March 23, 2017
Little Louie isn’t really such a little kid. It isn’t like he needs his Mom every single second of the day. But when he comes down with a head cold it sure would be nice to be able to call her. Unfortunately, with his stopped up nose, instead of calling for Mom, he ends up calling for Bob.
For some people this might not be a big issue. You call out Bob and your Mom, knowing your head is stopped up, would check on you. Unfortunately, Little Louie has a dog named Bob. Every time he calls for his mom, along comes slobbery, overly-enthusiastic Bob.
His sister looks at him likes he’s loosing his mind when along comes Bob and Louie points out that he wants “Bob, not Bob.” Before long, Little Louie is still sick but he’s also frustrated. But so is Bob (he keeps coming like a good dog but Louie is super crabby) and Mom (what’s with this kid and this dog?).
Fortunately Mom knows that a cuddle can solve all manner of problems and soon Mom, Louie and even Bob have settled in for a nice nap.
Pretty soon Louie is feeling fit and when he can call Mom or Bob and get the one that he wants. The problem is that now when he calls Bob, he ends up with his mother too.
The subtitle for this book says it all. “To be read as though you have the worst cold ever!”
Anyone who has ever had a cold knows the problem — you try to speak oh so clearly only to have your stopped up nose botch something so badly that no one can understand you. Reading this book aloud to a group turns it into a fun game so be ready for your class to chip in with carefully mispronounced words that make it sound like dare hed id all topped up.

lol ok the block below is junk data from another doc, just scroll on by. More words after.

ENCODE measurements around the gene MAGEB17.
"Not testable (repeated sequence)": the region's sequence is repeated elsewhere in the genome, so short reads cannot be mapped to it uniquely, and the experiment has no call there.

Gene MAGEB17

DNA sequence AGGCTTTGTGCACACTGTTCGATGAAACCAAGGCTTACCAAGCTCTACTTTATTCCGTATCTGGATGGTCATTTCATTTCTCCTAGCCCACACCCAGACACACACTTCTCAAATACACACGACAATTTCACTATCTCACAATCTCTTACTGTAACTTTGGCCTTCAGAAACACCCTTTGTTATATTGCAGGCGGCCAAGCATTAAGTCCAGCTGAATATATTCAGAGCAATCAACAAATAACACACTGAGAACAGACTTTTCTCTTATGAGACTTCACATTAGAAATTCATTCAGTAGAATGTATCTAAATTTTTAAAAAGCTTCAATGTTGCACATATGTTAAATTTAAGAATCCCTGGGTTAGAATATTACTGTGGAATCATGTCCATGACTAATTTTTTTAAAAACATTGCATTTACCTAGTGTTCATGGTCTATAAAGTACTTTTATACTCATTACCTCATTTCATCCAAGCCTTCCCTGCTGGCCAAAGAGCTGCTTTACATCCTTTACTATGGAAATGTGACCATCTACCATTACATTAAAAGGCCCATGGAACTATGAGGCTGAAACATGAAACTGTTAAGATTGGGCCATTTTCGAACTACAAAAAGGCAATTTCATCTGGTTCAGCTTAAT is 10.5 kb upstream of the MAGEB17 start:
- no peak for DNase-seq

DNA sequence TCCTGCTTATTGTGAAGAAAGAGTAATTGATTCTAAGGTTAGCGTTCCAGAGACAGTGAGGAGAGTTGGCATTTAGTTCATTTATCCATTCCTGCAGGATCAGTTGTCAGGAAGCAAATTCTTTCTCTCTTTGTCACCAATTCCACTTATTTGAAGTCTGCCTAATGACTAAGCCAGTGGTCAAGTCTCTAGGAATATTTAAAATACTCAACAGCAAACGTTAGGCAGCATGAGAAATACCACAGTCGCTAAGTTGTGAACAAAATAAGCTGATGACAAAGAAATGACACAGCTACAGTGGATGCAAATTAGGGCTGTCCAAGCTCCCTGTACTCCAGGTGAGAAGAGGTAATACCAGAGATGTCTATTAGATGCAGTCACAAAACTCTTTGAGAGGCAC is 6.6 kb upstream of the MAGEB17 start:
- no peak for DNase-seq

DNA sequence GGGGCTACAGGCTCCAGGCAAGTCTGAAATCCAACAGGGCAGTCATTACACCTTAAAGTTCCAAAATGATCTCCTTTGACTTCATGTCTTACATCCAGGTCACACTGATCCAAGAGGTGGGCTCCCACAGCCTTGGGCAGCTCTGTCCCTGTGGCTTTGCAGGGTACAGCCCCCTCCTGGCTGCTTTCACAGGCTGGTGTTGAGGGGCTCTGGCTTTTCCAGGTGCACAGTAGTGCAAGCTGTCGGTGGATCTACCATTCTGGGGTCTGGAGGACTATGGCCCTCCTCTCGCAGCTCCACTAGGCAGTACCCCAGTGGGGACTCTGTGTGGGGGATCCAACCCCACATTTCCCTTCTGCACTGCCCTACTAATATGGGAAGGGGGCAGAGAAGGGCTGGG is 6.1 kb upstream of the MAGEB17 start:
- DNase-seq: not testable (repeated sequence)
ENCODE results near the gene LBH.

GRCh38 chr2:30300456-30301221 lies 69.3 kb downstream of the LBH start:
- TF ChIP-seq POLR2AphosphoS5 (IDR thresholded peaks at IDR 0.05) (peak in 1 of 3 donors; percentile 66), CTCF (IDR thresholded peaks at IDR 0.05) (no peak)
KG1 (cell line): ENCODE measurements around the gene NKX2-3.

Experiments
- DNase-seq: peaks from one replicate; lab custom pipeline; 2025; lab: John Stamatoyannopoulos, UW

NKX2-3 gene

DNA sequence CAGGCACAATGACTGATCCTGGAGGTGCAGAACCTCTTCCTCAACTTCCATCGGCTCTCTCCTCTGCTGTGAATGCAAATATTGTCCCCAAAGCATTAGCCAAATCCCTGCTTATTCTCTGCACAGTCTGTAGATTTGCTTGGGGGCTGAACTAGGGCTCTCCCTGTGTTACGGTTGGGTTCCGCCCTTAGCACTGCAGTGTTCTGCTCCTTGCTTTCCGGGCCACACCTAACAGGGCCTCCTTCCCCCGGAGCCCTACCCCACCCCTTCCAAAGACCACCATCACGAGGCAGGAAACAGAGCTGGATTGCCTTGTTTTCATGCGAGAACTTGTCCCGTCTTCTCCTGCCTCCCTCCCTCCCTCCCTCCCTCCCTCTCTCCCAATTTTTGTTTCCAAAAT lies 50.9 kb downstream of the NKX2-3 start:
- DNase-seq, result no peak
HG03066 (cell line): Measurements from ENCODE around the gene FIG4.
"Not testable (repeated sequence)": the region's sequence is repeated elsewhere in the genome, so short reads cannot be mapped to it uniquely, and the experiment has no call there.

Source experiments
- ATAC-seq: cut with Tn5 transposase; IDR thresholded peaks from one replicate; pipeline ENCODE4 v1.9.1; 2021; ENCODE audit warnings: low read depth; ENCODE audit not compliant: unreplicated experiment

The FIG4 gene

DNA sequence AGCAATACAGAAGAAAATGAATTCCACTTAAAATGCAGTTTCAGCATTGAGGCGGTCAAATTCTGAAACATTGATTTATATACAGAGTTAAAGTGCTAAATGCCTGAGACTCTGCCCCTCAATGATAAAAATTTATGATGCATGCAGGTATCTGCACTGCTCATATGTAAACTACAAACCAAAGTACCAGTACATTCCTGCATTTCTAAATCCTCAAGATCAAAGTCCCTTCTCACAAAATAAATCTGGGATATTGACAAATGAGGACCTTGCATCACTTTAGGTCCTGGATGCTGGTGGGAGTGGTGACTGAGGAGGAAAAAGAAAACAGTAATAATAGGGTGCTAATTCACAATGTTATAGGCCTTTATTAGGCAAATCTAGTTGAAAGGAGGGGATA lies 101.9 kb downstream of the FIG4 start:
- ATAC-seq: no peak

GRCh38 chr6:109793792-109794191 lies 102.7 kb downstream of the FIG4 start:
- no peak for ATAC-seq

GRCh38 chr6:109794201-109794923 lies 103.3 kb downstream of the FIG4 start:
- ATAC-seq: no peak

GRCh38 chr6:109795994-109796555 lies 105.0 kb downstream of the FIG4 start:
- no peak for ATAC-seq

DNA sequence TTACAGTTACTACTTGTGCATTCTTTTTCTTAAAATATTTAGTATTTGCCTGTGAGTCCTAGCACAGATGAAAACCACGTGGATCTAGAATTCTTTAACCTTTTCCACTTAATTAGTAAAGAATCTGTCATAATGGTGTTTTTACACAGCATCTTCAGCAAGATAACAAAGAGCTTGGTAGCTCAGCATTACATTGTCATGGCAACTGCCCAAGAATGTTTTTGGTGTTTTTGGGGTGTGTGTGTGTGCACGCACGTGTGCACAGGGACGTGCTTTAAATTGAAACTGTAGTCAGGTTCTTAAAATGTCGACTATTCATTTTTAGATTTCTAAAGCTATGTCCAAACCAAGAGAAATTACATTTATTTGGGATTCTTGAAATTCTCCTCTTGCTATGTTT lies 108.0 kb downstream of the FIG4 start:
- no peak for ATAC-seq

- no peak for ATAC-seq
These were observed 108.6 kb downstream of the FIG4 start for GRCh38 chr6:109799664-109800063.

The story is silly (and something both parents and kids will identify with) and Matthew Cordell’s illustrations just notch it up. Bob (the dog, not the parent) is goofy and energetic and just as expressive as little Louie.
Share this book with your young reader today!
November 5, 2015
In the Canyon
by Liz Garton Scanlon
illustrated by Ashley Wolff
Beach Lane Books
Rhyming couplets narrate a young girl’s hike into the Grand Canyon. Yep. The Canyon.
From the rim to the base of the canyon and back out again, readers follow the narrator as she describes her experience. Kingbirds, red-tailed hawks and condors are named without the text feeling weighed down. Information is doled out a bit here and bit there without bogging down the story. An author’s note at the end of the book gives a bit more information on geology and the various animals. She also observes the surrounding stone, petroglyphs and fellow visitors to the canyon.
Don’t worry! Mom and Dad are there but they remain quietly in the background.
The heavy black lines of the block print illustrations give a slight stained-glass effect to the art without pieces feeling rigid or static. Personally I loved the warm oranges and deep purples of the desert that were used to color a landscape that many people think of as barren and lifeless.
The illustrations also add a bit more information than is delivered in the text. The condor mentioned in the story has a wildlife tag and the end papers include a map that flags various points of interest found throughout the canyon.
I’ve never hiked the canyon so I did have one question while reading the book but that point was clarified in the author’s note. Visitors really can and do take overnight trips into the canyon.
This would make an excellent bed time story but it also suitable for the classroom as it teaches about canyon life. It could also be used to launch a writing exercise involving observation and description.